Mon Women Speak Out for Peace
These essays by Mon women express their hopes for peace and recount the effects of Burma's frontier war on their lives. Burma, Thailand, Cambodia, and Vietnam are home to the Mon ethnic group. There are approximately 1.3 million Mons living in Burma. The Mons are the descendants of a civilization that spread Buddhism throughout Southeast Asia. They speak a Khmer-related language. Mon rebels operate in southern Burma (Tenasserim, Three Pagodas Pass. and Andaman Sea coastal areas). In addition to fighting Burmese military domination like other rebel groups, the Mons fight Burmese assimilation and hold a renaissance of Mon civilization as their goal. Human rights abuse by Burmese counterinsurgency forces is severe in the Mon areas and includes torture of civilians for information and forced labor. There has been considerable displacement of the Mon population in Burma due to the war. According to the US Committee for Refugees, there are 7.712 Mon refugees who are "internally displaced" within Burma. Further stress has been placed on Mon coastal people in 1989 by the Burmese government's granting of fishing concessions to Thai trawler fleets, which have severely overfished the area. Mon fishing people who have lived along the Andaman Sea coast for hundreds of years are now prevented from taking their small boats out to sea because the government grants that right only to companies with foreign exchange.
Mi Chan, Farmer
My name is Mi Chan. I have learnt only in primary school. I was brought up in a village in Ye Township. We earn our lives by growing paddy. Government army arrives at our village sometimes. They treat us very badly because they accuse us of being connected with revolutionary forces. They arrested all the young men and forced them to be porters. They used the young men as mine cleaners [to walk] in front of their troops. They made a lot of trouble for young women and committed rape.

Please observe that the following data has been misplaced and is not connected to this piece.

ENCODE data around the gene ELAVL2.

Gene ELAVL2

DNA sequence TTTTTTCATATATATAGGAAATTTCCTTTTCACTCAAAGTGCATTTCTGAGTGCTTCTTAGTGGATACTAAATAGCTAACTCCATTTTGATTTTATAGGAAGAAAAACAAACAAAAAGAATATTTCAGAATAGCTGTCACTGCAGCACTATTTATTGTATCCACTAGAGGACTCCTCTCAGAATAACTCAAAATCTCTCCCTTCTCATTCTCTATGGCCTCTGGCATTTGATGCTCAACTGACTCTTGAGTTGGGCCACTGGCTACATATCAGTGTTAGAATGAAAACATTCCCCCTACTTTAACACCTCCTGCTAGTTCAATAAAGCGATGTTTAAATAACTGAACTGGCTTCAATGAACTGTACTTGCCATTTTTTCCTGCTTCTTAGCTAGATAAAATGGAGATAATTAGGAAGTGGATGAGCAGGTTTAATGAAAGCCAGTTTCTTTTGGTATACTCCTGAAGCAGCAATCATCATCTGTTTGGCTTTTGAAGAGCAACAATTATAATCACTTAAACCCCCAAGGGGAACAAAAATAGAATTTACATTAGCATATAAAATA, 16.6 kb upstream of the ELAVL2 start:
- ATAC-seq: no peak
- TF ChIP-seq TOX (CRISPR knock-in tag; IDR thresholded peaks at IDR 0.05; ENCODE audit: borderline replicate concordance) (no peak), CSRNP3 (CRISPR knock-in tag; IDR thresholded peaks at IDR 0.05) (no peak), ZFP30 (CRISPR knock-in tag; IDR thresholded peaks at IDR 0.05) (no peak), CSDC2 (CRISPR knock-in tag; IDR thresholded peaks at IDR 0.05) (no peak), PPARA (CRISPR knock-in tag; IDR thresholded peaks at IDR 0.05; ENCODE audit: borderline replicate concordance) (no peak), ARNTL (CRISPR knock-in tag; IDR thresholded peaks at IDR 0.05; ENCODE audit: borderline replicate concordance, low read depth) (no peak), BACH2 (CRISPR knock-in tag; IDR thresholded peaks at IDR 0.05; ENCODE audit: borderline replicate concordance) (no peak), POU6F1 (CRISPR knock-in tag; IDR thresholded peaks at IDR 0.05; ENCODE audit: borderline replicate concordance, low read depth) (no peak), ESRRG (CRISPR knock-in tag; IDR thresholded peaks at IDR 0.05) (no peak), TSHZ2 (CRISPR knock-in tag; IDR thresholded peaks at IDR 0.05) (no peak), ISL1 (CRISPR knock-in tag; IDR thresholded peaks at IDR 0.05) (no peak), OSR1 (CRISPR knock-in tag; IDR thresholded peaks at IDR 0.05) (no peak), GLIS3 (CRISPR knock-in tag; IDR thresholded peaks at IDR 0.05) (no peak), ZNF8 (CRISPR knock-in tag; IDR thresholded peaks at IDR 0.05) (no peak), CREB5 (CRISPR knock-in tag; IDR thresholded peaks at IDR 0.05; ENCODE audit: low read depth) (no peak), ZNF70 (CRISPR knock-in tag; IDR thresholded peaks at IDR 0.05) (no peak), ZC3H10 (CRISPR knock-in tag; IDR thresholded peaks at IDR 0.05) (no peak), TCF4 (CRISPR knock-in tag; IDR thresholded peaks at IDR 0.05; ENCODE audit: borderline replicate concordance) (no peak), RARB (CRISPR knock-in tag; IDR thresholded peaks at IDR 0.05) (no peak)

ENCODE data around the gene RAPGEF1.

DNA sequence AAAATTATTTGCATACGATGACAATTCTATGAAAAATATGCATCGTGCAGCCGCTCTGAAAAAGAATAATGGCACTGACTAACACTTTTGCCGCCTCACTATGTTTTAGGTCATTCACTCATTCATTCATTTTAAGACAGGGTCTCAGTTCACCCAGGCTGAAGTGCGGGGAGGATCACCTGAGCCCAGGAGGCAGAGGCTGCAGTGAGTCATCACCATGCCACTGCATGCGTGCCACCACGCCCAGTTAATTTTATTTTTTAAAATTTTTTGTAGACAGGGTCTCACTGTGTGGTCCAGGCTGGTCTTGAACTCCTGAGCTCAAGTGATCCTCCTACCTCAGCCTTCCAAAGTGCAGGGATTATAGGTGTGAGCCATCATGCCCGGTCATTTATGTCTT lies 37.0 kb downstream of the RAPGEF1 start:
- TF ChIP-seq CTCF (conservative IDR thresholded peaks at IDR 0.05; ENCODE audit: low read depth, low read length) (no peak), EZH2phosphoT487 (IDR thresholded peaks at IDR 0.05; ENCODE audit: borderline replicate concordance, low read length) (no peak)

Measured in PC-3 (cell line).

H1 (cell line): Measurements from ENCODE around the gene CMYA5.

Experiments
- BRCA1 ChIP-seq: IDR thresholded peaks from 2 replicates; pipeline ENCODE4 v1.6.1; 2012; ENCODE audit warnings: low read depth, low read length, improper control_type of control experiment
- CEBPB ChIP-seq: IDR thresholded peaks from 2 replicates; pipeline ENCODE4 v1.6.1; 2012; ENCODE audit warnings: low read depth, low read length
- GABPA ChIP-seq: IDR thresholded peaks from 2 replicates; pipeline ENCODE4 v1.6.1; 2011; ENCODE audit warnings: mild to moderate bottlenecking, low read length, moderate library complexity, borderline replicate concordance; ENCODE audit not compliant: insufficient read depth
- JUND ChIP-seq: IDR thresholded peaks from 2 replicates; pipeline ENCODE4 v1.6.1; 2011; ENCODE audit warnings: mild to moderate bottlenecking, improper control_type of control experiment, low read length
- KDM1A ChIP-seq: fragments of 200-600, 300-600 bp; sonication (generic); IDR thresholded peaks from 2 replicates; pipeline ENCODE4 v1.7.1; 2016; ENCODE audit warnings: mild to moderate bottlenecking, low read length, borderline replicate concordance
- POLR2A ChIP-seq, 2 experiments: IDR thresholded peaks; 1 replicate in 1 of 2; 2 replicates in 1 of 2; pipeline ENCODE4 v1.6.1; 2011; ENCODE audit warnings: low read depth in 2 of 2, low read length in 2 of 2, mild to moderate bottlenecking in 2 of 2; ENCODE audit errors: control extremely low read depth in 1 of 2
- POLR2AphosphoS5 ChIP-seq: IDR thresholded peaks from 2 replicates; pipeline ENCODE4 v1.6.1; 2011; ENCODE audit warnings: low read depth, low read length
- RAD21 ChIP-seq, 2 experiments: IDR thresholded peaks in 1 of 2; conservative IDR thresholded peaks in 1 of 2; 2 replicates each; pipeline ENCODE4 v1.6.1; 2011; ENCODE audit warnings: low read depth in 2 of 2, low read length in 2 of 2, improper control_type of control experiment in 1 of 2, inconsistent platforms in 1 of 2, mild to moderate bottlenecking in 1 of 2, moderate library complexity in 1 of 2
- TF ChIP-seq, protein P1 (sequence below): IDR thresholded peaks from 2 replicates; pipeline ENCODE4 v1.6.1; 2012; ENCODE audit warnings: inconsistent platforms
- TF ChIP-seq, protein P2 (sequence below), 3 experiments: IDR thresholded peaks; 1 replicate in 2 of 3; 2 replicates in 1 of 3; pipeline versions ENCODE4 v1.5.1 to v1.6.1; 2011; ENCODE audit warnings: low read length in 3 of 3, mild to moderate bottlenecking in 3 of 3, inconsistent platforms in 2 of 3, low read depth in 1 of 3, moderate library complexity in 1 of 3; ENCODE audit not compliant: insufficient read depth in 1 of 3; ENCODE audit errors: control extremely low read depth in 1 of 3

I would like to tell about my bitter experiences from the civil war. One of my husband's legs was amputated after he had stepped on a land mine when he was forced to carry ammunition for government troops three years ago. My younger brother was drowned and dead when his boat, which carried some soldiers of the government, was ambushed last year. The last two years, all houses and paddy barns were burnt down when the fighting between government and revolutionary forces took place.
Sometimes revolutionary forces arrive in our village. They do not do any harm to us. They treat us very well. Anything they want, they give its value. They only give us political speeches about their struggling for equal rights and self-determination. It is right: there are no equal rights and the ethnic groups lost their right to self-determination. The government does not recognize their equal rights and self-determination. The government follows the policy of elimination of all minority groups by force. I do not believe that fighting could bring peace to Burma. Even the government has already launched a 40-year-old civil war; it could not meet its goal, yet. I deeply believe that only negotiation could bring true peace to Burma.
So we would like to request all the good-willed people of the world to bring peace to Burma by persuading the Saw Maung government to throw away its stupid policy and to sit down face to face with the revolutionary forces for true peace.
Mi Chan Mon, Teacher
I was born in 1966, and brought up in a small village in Ye Township, about 270 miles south of Rangoon, capital city of Burma. My parents earn their living as farmers.
The civil war has been going on since I was young. Following are some of my experiences.